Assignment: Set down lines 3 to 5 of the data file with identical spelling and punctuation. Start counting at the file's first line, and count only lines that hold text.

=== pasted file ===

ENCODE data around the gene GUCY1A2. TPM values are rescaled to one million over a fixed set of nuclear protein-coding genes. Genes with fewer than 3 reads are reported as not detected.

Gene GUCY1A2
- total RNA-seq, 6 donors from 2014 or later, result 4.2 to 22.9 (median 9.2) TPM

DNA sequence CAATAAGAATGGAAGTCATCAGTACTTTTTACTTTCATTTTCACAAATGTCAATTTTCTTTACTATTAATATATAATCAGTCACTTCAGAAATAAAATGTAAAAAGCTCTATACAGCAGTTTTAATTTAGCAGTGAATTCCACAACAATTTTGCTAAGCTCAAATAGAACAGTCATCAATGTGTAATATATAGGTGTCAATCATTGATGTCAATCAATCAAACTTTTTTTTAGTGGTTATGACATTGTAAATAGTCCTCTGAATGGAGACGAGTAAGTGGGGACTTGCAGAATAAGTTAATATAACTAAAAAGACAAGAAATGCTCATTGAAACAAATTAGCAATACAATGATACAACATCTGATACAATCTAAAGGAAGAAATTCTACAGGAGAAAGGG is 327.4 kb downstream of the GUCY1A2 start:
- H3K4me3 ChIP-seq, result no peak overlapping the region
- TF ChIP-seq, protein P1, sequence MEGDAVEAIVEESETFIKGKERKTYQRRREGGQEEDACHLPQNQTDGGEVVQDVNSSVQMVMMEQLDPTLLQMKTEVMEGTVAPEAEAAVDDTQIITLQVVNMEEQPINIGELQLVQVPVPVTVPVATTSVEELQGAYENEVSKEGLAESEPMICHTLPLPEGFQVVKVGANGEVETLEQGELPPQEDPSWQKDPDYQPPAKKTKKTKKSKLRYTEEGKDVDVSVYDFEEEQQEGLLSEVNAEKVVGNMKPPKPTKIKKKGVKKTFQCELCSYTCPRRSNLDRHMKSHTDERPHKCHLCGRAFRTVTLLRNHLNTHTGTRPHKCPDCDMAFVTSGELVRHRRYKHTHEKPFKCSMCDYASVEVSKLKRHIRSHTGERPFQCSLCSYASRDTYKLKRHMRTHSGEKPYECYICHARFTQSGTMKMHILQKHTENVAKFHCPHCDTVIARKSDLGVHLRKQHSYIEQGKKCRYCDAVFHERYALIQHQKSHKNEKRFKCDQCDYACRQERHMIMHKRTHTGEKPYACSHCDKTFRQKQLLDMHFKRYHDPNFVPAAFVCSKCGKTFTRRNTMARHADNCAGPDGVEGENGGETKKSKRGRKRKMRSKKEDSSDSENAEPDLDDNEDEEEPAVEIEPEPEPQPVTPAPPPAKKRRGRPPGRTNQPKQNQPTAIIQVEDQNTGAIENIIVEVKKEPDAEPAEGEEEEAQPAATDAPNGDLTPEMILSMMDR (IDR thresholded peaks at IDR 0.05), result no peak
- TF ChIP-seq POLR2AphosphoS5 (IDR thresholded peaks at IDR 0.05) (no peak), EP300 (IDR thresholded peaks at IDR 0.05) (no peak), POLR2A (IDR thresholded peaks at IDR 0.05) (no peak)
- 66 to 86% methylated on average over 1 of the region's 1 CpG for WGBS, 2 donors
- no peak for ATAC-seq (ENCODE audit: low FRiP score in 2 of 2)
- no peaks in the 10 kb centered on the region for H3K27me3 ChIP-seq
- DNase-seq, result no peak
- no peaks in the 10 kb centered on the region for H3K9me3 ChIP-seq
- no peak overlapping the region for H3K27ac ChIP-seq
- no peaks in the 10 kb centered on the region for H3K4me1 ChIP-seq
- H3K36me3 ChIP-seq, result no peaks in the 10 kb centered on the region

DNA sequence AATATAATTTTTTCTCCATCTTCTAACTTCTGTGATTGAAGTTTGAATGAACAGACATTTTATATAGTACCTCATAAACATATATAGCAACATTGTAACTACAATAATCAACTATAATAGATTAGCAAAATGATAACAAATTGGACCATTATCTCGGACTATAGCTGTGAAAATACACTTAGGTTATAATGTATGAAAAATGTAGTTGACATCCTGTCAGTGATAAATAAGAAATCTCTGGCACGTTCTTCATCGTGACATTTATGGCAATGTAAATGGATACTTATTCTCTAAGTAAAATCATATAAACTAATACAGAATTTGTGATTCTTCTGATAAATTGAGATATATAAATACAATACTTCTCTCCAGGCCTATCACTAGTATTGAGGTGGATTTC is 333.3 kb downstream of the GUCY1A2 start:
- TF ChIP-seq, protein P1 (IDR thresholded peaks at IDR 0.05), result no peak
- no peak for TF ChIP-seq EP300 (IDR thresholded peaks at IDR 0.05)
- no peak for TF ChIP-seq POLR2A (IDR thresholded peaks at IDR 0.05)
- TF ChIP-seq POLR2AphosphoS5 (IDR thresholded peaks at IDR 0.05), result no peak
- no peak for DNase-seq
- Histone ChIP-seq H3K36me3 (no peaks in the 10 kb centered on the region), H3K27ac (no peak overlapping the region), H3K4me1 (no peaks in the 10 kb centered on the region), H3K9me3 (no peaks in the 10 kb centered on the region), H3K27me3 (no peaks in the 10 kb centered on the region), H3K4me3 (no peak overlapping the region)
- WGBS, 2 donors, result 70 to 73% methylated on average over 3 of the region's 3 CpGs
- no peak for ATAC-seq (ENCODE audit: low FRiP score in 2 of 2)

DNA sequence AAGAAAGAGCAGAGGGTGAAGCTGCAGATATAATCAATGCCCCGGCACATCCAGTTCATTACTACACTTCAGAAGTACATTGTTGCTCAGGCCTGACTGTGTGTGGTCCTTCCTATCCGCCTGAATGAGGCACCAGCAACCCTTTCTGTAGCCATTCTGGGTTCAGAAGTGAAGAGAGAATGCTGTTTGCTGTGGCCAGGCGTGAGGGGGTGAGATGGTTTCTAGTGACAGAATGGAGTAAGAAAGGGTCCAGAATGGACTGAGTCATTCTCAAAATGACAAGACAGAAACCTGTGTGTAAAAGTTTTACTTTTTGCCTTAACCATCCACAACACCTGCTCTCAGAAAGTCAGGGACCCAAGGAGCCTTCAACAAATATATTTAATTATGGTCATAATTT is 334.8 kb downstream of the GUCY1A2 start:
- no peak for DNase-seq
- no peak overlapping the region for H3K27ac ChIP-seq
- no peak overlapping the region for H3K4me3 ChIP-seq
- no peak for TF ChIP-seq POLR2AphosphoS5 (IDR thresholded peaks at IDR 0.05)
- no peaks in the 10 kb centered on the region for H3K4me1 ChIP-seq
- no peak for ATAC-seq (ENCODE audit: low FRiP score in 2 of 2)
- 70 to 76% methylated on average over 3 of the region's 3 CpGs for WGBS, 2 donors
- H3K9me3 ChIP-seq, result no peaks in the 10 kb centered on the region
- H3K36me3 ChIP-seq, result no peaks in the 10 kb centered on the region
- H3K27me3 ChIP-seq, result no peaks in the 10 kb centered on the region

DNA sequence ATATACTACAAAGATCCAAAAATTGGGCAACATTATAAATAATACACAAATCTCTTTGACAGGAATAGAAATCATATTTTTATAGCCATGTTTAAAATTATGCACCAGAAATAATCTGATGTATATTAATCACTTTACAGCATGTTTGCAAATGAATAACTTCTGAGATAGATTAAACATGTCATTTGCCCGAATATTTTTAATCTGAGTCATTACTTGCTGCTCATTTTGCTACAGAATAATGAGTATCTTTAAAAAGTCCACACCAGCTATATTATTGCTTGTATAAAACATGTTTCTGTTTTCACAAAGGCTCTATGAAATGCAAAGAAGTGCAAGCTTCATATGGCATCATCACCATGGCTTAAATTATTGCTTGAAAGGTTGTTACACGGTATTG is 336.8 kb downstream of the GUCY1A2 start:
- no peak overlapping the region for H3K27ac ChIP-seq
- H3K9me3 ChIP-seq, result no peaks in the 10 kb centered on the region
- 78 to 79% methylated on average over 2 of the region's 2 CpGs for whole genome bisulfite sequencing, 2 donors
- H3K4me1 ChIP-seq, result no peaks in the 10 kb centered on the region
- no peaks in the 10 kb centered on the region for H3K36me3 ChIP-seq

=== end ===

- total RNA-seq, 6 donors from 2014 or later, result 4.2 to 22.9 (median 9.2) TPM

DNA sequence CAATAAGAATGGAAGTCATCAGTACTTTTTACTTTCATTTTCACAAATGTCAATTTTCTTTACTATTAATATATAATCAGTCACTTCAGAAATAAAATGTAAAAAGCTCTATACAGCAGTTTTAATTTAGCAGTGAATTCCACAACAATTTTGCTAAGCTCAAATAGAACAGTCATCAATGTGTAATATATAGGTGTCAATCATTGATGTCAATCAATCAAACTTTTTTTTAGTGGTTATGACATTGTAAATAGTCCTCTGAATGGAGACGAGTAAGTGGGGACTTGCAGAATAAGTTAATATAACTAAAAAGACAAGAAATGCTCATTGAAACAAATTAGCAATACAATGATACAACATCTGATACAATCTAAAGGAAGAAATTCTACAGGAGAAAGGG is 327.4 kb downstream of the GUCY1A2 start:
- H3K4me3 ChIP-seq, result no peak overlapping the region